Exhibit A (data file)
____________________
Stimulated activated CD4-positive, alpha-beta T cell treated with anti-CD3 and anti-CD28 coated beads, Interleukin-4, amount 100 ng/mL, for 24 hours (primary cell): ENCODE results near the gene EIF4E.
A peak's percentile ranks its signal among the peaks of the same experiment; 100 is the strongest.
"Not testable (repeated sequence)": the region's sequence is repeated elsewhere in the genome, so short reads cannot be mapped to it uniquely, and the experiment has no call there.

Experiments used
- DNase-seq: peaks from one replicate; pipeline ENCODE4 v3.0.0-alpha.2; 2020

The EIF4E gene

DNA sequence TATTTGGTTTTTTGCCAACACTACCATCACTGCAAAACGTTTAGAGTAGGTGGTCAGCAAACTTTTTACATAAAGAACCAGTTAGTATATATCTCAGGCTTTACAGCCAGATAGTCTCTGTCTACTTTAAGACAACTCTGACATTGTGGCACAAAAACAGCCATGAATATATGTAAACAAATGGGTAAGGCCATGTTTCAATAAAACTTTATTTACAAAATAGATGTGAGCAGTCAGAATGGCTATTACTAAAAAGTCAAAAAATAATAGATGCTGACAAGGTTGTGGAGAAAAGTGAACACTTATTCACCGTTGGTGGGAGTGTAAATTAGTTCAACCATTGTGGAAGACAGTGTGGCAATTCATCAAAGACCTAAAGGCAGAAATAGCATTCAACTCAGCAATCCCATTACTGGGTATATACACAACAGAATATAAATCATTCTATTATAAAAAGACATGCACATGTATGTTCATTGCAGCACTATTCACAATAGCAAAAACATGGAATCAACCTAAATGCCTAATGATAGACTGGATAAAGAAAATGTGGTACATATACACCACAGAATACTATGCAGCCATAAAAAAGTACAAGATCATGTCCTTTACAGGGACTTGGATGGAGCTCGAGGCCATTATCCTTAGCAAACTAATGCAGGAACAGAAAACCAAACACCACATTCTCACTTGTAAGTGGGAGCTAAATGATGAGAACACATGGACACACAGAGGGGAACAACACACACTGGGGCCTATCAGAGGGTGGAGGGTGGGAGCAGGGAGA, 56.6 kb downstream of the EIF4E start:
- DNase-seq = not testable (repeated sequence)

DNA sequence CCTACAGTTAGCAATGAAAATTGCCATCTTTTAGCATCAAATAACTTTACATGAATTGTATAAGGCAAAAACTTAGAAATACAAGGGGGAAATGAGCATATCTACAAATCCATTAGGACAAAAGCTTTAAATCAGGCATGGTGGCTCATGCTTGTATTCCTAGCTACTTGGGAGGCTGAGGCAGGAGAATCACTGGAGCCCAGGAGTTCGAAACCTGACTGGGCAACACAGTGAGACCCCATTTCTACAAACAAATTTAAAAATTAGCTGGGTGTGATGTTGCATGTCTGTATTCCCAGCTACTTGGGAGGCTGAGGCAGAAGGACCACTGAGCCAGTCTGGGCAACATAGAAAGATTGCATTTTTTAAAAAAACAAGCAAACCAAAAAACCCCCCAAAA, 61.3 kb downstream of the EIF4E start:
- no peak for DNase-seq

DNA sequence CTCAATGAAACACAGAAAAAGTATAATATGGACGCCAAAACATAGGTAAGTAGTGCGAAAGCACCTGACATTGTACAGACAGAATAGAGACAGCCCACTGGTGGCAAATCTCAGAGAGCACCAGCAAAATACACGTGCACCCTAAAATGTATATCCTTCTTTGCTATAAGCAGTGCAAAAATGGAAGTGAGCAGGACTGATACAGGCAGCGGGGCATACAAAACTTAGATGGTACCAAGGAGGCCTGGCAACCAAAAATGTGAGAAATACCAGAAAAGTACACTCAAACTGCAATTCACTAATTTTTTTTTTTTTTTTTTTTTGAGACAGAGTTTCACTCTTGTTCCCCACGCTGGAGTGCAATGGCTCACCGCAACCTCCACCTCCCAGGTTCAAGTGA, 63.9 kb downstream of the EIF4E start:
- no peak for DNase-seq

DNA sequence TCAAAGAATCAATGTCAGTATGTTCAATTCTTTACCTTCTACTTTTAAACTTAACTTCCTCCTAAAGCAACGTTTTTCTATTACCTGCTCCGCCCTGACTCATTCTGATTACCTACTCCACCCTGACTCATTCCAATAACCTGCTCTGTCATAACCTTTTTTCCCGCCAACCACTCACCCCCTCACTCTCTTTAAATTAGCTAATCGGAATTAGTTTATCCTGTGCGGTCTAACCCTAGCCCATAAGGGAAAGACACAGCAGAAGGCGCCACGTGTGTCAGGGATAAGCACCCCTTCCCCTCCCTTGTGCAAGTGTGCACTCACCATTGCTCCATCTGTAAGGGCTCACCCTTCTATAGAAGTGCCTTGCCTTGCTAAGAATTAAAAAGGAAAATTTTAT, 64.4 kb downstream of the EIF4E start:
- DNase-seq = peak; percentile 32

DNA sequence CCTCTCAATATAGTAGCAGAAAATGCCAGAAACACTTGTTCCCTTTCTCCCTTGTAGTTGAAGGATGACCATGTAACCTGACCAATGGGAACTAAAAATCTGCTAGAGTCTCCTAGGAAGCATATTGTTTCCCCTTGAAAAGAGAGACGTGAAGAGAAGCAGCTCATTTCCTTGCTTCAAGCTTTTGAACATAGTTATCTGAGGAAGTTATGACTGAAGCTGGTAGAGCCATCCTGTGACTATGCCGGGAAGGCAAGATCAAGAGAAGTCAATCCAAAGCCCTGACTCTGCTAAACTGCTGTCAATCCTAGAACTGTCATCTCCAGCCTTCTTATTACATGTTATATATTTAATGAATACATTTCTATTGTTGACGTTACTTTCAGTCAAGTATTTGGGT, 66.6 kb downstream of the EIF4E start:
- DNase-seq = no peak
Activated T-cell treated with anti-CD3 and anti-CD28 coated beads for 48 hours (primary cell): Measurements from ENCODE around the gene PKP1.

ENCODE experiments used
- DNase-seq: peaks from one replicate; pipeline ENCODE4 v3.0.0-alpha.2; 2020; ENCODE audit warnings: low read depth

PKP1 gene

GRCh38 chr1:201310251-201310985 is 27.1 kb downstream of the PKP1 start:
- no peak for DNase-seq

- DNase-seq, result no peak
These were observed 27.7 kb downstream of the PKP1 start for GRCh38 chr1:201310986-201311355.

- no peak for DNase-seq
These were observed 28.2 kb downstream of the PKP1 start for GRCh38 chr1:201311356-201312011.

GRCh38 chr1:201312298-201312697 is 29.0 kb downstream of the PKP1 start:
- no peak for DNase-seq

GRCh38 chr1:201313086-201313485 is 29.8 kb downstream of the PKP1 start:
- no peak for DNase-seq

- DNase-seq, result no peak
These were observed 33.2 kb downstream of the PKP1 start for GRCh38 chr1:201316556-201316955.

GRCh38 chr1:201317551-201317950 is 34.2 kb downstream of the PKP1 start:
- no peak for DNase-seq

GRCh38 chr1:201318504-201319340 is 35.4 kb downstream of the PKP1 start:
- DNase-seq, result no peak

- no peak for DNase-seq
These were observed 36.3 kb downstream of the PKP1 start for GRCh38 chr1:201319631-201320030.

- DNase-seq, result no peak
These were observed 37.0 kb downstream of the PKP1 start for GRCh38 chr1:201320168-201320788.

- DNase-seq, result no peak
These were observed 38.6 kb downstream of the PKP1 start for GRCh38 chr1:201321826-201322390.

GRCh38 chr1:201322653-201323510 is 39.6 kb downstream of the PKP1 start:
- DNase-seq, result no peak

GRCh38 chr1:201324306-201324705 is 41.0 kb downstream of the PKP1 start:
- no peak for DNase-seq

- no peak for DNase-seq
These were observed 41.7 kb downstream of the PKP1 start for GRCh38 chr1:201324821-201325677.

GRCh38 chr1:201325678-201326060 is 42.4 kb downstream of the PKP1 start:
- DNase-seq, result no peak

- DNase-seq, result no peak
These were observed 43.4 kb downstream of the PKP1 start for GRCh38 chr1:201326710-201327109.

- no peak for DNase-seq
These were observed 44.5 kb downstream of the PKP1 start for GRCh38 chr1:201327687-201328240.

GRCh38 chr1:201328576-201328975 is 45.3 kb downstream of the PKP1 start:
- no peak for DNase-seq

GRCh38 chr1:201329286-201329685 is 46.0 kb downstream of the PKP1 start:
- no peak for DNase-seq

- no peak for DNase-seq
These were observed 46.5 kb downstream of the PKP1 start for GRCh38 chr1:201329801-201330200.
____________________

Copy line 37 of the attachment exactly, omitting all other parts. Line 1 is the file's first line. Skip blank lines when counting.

- no peak for DNase-seq